1962–1980s, bulk 1960–1970
337 35mm slides, 42 x 2 slides, and 61 prints
In 1962, Rhode Island native Roland Leveque moved to Virginia and began photographing the courthouses of Virginia. Within the same year, Roland Leveque passed away and his son, George Philip Leveque, decided to carry on the project. Over a period of almost thirty years, George Leveque photographed every courthouse in Virginia. This collection has all but six of his images. He also photographed historic sites, locomotives, and ships.
George Leveque (1929 – 2012) worked as a budget analyst for the City of Richmond and later for the Commonwealth of Virginia. He took up photography as a hobby and set out to finish the project his father started. His wife described Leveque as a “collector of all things,” and said that he particularly loved history. This was a passion project for Leveque, and he never intended to display the images or lecture. The courthouse images feature the facades and in some instances the sides of the buildings. The historic sites he photographed included places like Monticello and Colonial Williamsburg.
Arrangement and access:
The slides are arranged alphabetically in slide boxes. The subjects are also in slide boxes separated by topic. 131 slides of courthouses, 120 slides of historic sites, 20 slides of locomotives, 43 slides of ships, 27 unidentified slides, and 61 photographs of historic sites. Missing counties: Amelia, Chesterfield, Culpeper, Dinwiddie, … more
1 album, 10 x 7 inches; 43 images
This album bears a handwritten inscription by Charles T. Cobb, dated March 1935: “The photographs in this album are of my deceased father and his Wolf Pitt Copper Mines, which he once owned and operated at Virgilina, Virginia, in the early 1900s, during the time we lived in the South. He sold the mine holdings in 1907 to the owners of the Blue Wing Copper Mines Co. for a very large amount.”
In addition to its photo-documentation of Virginia copper-mining practices of the turn of the century, this album contains rare visual information about Virgilina itself in its “boom days”—a busy little town of mining and moonshining, muddy roads and newly built hotels, houses and storefronts in a rugged landscape stripped of trees. Included are photos of the Jones Distillery, where corn whisky was manufactured (“by U.S. permit,” the handwritten caption assures us), local mining bosses William Battershill and George B. Cobb, and even the Hungarian “Count Carachristy” [sic], an expert in coal distillation.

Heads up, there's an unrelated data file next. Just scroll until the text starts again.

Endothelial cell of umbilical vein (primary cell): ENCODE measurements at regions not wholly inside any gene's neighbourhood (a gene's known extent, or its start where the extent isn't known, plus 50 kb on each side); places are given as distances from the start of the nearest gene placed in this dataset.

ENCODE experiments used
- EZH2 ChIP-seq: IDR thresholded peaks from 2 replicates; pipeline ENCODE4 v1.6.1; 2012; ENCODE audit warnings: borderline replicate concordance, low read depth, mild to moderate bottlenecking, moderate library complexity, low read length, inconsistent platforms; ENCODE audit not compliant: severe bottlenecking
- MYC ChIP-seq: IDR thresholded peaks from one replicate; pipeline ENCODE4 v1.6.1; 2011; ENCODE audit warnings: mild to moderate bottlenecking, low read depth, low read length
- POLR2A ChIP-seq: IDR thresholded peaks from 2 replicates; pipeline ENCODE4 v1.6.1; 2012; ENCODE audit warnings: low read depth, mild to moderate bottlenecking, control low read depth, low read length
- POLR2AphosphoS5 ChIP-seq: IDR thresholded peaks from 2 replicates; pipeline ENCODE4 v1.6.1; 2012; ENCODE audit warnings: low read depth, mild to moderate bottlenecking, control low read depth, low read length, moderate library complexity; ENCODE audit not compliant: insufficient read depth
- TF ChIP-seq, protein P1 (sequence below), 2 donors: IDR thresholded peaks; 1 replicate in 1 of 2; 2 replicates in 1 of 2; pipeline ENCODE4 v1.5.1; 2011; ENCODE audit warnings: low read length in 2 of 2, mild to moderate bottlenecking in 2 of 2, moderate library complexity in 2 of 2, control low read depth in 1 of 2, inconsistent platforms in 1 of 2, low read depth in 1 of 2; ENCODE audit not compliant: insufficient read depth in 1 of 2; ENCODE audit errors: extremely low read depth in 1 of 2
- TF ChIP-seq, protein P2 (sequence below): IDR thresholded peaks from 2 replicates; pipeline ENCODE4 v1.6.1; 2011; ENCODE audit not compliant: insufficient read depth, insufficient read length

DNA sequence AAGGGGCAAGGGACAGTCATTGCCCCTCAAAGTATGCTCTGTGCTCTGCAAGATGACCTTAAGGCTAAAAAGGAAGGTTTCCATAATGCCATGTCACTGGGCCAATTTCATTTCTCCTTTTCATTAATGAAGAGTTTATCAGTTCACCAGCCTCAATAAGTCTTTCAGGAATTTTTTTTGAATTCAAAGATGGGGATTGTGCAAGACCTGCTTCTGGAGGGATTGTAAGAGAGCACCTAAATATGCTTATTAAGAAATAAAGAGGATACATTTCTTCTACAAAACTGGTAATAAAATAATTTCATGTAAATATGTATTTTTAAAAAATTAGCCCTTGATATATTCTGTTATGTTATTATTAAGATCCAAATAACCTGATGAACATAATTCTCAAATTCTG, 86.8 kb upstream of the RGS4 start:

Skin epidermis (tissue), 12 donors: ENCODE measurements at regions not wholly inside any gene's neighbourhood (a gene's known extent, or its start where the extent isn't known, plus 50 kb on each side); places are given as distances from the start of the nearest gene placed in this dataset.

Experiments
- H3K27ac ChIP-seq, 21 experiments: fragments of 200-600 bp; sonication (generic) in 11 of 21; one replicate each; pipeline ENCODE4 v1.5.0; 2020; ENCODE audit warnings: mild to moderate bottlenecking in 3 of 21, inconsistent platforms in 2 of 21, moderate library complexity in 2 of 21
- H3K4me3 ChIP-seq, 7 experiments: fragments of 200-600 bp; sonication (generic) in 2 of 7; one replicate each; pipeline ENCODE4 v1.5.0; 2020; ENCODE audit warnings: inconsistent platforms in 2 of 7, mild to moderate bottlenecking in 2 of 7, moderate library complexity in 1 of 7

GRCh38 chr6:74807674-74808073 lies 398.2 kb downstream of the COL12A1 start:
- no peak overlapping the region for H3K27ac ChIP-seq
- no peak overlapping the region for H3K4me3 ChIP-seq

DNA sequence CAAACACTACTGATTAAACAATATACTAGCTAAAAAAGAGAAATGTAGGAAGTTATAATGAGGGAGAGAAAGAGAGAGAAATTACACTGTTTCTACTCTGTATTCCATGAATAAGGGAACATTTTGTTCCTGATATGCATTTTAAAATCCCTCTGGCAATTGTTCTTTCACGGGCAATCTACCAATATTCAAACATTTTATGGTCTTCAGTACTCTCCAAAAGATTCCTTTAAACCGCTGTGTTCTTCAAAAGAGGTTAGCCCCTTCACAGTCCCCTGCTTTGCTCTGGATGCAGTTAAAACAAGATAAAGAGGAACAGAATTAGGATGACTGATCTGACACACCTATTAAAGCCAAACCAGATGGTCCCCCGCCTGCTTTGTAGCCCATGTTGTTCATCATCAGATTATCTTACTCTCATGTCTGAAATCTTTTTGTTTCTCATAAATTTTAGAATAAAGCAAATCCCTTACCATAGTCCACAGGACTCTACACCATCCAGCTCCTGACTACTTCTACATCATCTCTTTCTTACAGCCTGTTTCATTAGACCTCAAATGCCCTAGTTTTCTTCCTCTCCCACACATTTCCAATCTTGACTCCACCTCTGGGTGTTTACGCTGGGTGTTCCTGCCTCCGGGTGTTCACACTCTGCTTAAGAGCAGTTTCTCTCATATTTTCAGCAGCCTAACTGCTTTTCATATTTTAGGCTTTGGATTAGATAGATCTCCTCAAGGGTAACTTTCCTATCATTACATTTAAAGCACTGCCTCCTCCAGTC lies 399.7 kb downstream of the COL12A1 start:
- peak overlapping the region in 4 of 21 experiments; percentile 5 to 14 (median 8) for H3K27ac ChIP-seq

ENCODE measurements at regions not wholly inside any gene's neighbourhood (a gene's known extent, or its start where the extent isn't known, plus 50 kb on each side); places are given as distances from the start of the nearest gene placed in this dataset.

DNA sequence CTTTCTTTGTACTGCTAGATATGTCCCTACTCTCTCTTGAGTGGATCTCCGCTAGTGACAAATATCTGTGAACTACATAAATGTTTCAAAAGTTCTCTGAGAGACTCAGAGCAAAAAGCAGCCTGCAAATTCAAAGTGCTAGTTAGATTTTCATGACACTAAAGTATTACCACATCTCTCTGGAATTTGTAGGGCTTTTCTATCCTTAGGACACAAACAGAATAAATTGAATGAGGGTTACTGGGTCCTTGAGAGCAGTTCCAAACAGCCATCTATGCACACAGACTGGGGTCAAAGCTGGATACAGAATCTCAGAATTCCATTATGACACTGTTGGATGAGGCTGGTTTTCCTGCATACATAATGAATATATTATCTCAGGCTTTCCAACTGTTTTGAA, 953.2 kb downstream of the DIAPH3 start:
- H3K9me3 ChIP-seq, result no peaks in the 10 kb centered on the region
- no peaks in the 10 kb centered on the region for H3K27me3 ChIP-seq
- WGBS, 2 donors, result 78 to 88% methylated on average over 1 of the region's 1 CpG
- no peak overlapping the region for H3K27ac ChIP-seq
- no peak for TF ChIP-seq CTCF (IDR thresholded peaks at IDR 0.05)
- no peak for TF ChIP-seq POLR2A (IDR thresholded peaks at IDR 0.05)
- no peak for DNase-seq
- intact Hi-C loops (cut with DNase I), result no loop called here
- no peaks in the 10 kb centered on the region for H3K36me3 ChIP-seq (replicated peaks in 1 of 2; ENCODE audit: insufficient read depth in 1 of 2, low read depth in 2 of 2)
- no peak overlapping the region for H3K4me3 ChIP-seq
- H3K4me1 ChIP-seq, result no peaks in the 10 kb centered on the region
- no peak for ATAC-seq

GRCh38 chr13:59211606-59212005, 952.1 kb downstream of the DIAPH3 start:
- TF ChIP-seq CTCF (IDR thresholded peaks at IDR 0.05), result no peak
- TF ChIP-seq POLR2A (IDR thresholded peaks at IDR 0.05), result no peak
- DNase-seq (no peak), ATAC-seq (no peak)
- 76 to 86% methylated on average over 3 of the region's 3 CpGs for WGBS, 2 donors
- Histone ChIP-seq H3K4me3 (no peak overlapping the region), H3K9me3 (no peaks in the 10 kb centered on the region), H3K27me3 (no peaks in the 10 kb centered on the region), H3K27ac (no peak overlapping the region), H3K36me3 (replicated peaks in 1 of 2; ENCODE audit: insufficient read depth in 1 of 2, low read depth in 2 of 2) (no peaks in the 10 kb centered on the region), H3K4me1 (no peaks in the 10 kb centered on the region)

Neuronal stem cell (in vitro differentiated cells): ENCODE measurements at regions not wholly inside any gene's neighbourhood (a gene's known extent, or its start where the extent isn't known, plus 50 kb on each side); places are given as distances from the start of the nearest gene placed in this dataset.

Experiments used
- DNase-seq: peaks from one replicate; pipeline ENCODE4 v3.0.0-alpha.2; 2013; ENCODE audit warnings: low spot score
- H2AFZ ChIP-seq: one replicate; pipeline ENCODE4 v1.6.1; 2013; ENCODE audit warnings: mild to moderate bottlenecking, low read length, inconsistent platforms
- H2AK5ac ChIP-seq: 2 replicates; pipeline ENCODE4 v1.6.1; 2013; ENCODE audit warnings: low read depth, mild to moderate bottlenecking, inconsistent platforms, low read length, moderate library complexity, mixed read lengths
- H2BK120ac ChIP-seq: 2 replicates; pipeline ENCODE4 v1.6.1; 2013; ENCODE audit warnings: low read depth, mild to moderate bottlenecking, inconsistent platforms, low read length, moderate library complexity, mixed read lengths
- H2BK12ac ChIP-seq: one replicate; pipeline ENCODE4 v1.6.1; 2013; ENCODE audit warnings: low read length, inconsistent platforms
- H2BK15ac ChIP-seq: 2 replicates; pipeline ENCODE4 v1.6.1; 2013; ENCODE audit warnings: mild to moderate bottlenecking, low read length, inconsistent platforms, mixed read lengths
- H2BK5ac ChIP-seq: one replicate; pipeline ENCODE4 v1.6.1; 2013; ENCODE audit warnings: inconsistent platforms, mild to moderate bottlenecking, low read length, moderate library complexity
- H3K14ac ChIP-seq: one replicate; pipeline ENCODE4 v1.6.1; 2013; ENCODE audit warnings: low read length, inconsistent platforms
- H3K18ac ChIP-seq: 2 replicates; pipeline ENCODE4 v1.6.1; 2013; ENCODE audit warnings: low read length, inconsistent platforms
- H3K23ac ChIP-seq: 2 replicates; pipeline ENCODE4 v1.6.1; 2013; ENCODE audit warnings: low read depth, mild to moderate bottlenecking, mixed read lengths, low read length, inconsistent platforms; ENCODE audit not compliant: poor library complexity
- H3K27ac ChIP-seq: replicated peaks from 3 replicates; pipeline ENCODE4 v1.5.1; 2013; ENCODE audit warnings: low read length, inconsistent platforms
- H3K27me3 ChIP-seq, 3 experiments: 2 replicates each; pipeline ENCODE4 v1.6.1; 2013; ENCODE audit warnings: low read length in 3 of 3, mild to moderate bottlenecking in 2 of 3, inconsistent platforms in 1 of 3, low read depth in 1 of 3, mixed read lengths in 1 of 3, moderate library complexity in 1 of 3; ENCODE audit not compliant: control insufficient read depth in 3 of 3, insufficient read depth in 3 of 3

884 slides and approx. 500 electronic images
This collection contains the photographer’s 35mm Ektachrome color slides and digital scans of original prints. The images capture architectural, environmental, commercial, and cultural subjects in Virginia, including private homes, schools, restaurants, hotels, bridges, theaters, barns, churches, cemeteries, courthouses, post offices, fire and railway stations, drug stores, barber shops, banks, and service stations.
Pete Calos, an engineer at Allied Chemical for most of his professional life, made the images between 1977 and 2005 for local and architectural historians. In retirement, Calos began to write and illustrate his own travelogue presentations, with titles such as “Back Roads of Virginia,” “All 100 County Courthouses,” “Virginia Diners,” “Historic Route 1,” “Where Are You in Richmond?,” “Where Are You in Danville?,” and “McDonald’s Symphony.” Though a recreational photographer, Calos proved to have a sharp eye for the transience of the modern, and the foresight and technical ability to capture it, finding beauty in the open girder work of rural bridges and uncanny precision in typical bacon-and-eggs breakfasts. His “Diner Series,” focusing on River City, Tastee 29, Surrey House, and Virginia Diners, and the now-vanished Skull and Bones Restaurant on Virginia Commonwealth University’s medical campus, a haunt of medical students for decades, captures not only the restaurant buildings themselves but the staff, interior décor and fixtures, menus, and food. Similarly, his photographs of Virginia’s monumental Works Progress Administration murals in post … more
1 album, 7.5 x 9 inches; 360 cards